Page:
Although similar modelling has been done before, none has ever been applied to improve the energy efficiency of the cold chain. The innovation in this project lies in its ability to predict heat transfer inside a refrigerated container, and to quantify the contributions of the different components of the refrigeration system to the total energy use.


“Our starting point was to understand how air flows inside a shipping container,” says Prof. Opara. “Air is used to cool the fruit but if it does not get to where the heat is, cooling does not take place.”

The first phase of the project therefore entailed modelling the airflow in an empty container by using

computational fluid dynamics (CFD), a powerful software tool. The model showed that even in an empty container, the air does not flow evenly. A large area at the door, which is furthest away from the refrigeration system, is cut off from the flow. Similarly, airflow is minimal in the middle of the container and is prone to turbulence due to the mixing of hot and cold air.

The model suggests that, depending on where the pallet is placed in the container, the fruit will cool at different rates.

The next step is to physically test the model. This will entail the placement of temperature, air velocity and humidity sensors inside the container and mapping its interior to validate the computer model.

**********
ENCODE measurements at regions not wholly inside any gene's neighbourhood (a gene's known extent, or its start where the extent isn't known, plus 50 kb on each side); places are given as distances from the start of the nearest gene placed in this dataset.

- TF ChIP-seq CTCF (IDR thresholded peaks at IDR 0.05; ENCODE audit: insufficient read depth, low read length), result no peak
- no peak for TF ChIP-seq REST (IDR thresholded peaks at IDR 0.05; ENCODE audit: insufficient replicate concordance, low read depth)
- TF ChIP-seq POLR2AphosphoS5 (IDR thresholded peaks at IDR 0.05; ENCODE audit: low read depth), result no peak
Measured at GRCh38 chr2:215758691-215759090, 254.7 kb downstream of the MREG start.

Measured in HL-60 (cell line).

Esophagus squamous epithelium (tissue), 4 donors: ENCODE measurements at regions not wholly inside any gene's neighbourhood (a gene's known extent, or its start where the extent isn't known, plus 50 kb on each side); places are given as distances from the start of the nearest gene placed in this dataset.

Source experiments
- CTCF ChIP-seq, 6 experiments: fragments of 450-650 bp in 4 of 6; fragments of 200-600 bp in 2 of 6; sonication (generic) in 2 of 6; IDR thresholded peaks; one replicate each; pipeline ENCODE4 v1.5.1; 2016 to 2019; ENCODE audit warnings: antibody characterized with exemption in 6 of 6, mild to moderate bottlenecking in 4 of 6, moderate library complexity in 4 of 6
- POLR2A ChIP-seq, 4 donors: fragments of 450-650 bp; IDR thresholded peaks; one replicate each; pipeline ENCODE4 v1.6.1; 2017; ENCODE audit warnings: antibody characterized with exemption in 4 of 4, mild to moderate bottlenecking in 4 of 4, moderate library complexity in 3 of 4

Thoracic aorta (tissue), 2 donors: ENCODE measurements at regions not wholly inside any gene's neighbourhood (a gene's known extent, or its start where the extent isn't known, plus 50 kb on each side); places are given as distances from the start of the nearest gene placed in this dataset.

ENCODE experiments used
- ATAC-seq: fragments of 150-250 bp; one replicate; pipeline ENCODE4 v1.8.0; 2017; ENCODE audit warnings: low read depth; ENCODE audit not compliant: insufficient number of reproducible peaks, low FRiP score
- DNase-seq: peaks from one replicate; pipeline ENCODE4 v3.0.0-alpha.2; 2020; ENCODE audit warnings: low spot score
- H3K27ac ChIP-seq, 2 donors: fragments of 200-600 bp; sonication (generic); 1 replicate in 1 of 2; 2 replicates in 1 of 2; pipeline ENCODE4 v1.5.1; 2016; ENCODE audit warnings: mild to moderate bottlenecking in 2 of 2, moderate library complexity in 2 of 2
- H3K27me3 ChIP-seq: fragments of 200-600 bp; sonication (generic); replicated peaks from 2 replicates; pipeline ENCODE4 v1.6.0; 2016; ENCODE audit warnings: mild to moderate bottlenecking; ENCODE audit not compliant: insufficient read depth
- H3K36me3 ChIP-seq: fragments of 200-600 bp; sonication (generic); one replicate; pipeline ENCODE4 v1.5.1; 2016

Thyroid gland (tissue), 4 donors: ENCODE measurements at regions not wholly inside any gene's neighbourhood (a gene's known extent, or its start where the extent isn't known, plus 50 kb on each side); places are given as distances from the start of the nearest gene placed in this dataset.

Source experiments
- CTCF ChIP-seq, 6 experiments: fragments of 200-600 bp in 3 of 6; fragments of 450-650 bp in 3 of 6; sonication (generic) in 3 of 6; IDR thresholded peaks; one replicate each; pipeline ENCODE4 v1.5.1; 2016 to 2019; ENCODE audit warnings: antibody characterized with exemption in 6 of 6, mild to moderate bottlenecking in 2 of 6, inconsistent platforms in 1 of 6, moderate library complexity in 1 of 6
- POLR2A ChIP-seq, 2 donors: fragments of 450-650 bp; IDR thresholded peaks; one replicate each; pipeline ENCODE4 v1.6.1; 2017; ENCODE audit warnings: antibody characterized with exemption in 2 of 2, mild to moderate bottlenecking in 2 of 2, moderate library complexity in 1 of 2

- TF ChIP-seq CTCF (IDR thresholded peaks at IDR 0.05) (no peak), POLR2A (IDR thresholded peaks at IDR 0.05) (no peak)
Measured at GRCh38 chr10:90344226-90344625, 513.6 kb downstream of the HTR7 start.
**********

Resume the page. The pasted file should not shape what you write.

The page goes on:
“Once we have completed the validation, and we have made the necessary adjustments to our model, we will place a pallet of fruit inside the container near the cooling system,” elaborates Prof. Opara. Temperature, humidity and airflow data will be logged before the refrigeration system is switched on and recorded during the cooling process. The process will be repeated for pallets placed in the middle and at the door of the container. Throughout this process the readings will be tested against the CFD model.

The final step is to fill the container with pallets containing mostly plastic balls filled with a water solution to mimic the biophysical properties of fruit.

Real fruit with probes inserted will be placed between the balls in order to ensure reliable data collection without wasting fruit unnecessarily. Again, the data logged will be compared to the model predictions.


“Once we understand airflow in the container, we can model the cooling process by measuring heat transfer,” says Prof. Opara. “This will tell us how long it takes to cool fruit from the pick temperature of about 25°C to -0,5°C during storage, which is the optimum cold chain temperature for many types of fruit.”